Front Page Titles (by Subject) Book III.: The Announcement of Thang. - The Sacred Books of China: The Texts of Confucianism. Part I The Shu King, the Religious Portions of the Shih King, the Hsiao King
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Book III.: The Announcement of Thang. - Misc (Confucian School), The Sacred Books of China: The Texts of Confucianism. Part I The Shu King, the Religious Portions of the Shih King, the Hsiao King 
The Sacred Books of China: The Texts of Confucianism. Part I The Shu King, the Religious Portions of the Shih King, the Hsiao King, trans. James Legge (Oxford: Clarendon Press, 1879).
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The Announcement of Thang.
Thang had made an end of the dynasty of Hsiâ, and returned to Po, when he issued this Announcement, which may be considered as a solemn inauguration of the new dynasty. He shows how he had taken possession of the throne in reverent submission to the will of Heaven, what appreciation he had of the duties devolving on him, and the spirit in which he would discharge them. In the end he calls on the princes and the people to sympathize and co-operate with him.
1. When the king returned from vanquishing Hsiâ and came to Po, he made a grand announcement to the myriad regions.
2. The king said, ‘Ah! ye multitudes of the myriad regions, listen clearly to the announcement of me, the One man1 . The great God has conferred (even) on the inferior people a moral sense, compliance with which would show their nature invariably right.* To make them tranquilly pursue the course which it would indicate is the work of the sovereign.
‘The king of Hsiâ extinguished his virtue, and played the tyrant, extending his oppression over you, the people of the myriad regions. Suffering from his cruel injuries, and unable to endure the wormwood and poison, you protested with one accord your innocence to the spirits of heaven and earth.* The way of Heaven is to bless the good, and make the bad miserable. It sent down calamities on (the House of) Hsiâ, to make manifest its guilt. Therefore I, the little child, charged with the decree of Heaven and its bright terrors, did not dare to forgive (the criminal). I presumed to use a dark-coloured victim-bull, and, making clear announcement to the Spiritual Sovereign in the high heavens1 , requested leave to deal with the ruler of Hsiâ as a criminal.* Then I sought for the great Sage2 , with whom I might unite my strength, to request the favour (of Heaven) for you, my multitudes. High Heaven truly showed its favour to the inferior people, and the criminal has been degraded and subjected. What Heaven appoints is without error;—brilliantly (now), like the blossoming of plants and trees, the millions of the people show a true reviving.’*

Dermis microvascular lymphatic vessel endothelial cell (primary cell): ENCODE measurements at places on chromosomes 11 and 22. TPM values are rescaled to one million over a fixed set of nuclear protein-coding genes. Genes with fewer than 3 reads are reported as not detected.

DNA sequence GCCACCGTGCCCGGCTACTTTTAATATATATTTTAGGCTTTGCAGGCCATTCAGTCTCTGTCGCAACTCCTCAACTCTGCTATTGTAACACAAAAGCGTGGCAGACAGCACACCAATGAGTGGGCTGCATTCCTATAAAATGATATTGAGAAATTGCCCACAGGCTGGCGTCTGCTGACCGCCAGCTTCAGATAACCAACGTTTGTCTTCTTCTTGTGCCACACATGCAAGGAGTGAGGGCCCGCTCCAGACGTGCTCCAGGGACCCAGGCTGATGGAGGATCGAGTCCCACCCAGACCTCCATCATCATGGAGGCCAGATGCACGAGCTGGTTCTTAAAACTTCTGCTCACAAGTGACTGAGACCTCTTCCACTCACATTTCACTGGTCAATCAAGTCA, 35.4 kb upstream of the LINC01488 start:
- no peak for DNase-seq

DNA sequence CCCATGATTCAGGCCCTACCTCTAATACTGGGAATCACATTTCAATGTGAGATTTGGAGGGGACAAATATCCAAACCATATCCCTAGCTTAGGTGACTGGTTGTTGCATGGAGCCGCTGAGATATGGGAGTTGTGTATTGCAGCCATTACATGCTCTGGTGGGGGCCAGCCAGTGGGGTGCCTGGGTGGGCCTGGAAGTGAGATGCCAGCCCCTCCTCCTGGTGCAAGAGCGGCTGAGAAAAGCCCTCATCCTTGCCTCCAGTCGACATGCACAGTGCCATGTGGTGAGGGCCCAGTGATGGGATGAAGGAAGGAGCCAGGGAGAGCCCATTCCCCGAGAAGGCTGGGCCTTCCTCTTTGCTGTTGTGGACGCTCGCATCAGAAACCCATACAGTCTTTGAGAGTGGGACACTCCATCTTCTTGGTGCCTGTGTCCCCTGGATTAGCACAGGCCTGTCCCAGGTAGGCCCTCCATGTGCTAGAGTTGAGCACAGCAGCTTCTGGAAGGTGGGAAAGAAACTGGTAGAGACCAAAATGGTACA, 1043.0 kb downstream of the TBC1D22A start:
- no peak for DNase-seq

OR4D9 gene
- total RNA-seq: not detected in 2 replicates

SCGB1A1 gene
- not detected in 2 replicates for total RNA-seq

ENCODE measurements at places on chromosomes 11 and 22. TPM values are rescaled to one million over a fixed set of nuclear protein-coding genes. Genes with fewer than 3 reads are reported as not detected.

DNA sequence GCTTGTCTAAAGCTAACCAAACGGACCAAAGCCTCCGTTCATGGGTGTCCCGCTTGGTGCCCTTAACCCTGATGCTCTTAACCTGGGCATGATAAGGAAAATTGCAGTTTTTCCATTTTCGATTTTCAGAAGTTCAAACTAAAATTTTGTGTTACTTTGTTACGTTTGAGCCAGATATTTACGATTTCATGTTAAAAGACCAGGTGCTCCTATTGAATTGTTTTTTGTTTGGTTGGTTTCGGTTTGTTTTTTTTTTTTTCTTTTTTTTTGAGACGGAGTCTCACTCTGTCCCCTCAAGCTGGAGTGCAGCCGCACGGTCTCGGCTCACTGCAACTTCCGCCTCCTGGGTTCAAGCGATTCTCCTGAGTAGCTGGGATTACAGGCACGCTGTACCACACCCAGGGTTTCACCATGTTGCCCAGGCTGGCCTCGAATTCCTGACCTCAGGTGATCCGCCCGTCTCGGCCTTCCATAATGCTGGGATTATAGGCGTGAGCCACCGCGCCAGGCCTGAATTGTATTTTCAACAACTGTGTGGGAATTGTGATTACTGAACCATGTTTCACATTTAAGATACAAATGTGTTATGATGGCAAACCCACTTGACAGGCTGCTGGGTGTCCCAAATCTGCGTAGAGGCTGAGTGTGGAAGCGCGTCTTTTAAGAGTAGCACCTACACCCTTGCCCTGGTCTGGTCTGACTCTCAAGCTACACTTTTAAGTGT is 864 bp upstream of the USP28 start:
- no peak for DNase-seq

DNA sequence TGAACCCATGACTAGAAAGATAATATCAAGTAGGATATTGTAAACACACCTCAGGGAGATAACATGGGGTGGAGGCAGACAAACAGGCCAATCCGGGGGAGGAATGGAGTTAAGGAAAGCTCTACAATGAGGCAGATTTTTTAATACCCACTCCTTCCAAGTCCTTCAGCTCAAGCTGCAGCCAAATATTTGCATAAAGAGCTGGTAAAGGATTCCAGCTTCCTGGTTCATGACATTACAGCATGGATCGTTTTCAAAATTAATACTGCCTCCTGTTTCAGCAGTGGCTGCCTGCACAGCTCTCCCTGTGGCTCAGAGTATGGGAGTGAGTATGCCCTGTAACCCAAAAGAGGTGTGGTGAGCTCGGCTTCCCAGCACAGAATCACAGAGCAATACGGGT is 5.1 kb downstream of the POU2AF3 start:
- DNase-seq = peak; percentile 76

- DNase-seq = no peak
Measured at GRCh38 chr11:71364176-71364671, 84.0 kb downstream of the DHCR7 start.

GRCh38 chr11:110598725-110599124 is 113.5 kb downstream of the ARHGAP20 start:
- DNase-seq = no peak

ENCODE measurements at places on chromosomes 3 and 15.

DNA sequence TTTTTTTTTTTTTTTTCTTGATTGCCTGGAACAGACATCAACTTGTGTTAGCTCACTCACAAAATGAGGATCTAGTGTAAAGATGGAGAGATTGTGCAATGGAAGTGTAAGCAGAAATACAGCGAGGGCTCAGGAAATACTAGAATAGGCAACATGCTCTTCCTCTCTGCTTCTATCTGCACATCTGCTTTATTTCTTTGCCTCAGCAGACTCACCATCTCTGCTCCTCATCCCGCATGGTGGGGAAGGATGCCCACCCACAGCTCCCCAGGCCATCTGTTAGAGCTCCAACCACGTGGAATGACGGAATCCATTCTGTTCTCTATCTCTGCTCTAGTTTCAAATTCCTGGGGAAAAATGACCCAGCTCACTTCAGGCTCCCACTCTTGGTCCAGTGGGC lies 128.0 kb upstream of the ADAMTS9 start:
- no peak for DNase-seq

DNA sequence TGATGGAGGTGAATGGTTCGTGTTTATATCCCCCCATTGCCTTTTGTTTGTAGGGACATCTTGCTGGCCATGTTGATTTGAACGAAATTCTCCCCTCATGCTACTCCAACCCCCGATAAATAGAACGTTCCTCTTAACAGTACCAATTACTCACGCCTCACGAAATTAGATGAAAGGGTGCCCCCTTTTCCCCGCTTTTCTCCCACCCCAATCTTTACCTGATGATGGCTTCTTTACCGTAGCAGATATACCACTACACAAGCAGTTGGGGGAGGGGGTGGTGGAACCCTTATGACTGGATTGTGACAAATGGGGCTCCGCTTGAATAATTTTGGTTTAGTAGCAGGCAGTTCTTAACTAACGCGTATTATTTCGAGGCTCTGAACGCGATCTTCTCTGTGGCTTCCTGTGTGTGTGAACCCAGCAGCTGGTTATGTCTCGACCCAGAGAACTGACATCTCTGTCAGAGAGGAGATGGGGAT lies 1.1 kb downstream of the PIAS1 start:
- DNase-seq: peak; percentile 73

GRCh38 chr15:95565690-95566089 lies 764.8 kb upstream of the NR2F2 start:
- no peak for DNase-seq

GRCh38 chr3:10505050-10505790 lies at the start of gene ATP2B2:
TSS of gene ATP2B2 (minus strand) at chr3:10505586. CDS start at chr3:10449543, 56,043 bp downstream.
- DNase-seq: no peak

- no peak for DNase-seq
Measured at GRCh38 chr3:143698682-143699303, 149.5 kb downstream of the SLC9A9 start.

3. ‘It is given to me, the One man, to secure the harmony and tranquillity of your states and clans; and now I know not whether I may not offend against (the Powers) above and below.* I am fearful and trembling, as if I were in danger of falling into a deep abyss. Throughout all the regions that enter on a new life under me, do not, (ye princes), follow lawless ways; make no approach to insolence and dissoluteness; let every one be careful to keep his statutes;—that so we may receive the favour of Heaven.* The good in you I will not dare to keep concealed; and for the evil in me I will not dare to forgive myself. I will examine these things in harmony with the mind of God.* When guilt is found anywhere in you who occupy the myriad regions, let it rest on me, the One man1 . When guilt is found in me, the One man, it shall not attach to you who occupy the myriad regions.
‘Oh! let us attain to be sincere in these things, and so we shall likewise have a (happy) consummation.’
[1 ] ‘The One man’ has occurred before, in the Songs of the Five Sons, as a designation of the sovereign. It continues to be so to the present day.
[1 ] For ‘the Spiritual Sovereign in the high heavens,’ we have in the Confucian Analects, XX, 1, professing to quote this passage, ‘the most great and Sovereign God.’
[2 ] ‘The great Sage’ must be Î Yin, Thang’s chief adviser and minister, who appears prominently in the next Book.
[1 ] There was a tradition in the Kâu dynasty, given with variations by Hsün-ȝze, Sze-mâ Khien, and others, which may be quoted to illustrate these noble sentiments of Thang. For seven years after his accession to the throne, bc 1766-1760, there was a great drought and famine. It was suggested at last that some human being should be offered in sacrifice to Heaven, and prayer made for rain. Thang said, ‘If a man must be the victim, I will be he.’ He fasted, cut off his hair and nails, and in a plain carriage, drawn by white horses, clad in rushes, in the guise of a sacrificial victim, he proceeded to a forest of mulberry trees, and there prayed, asking to what error or crime of his the calamity was owing. He had not done speaking when a copious rain fell.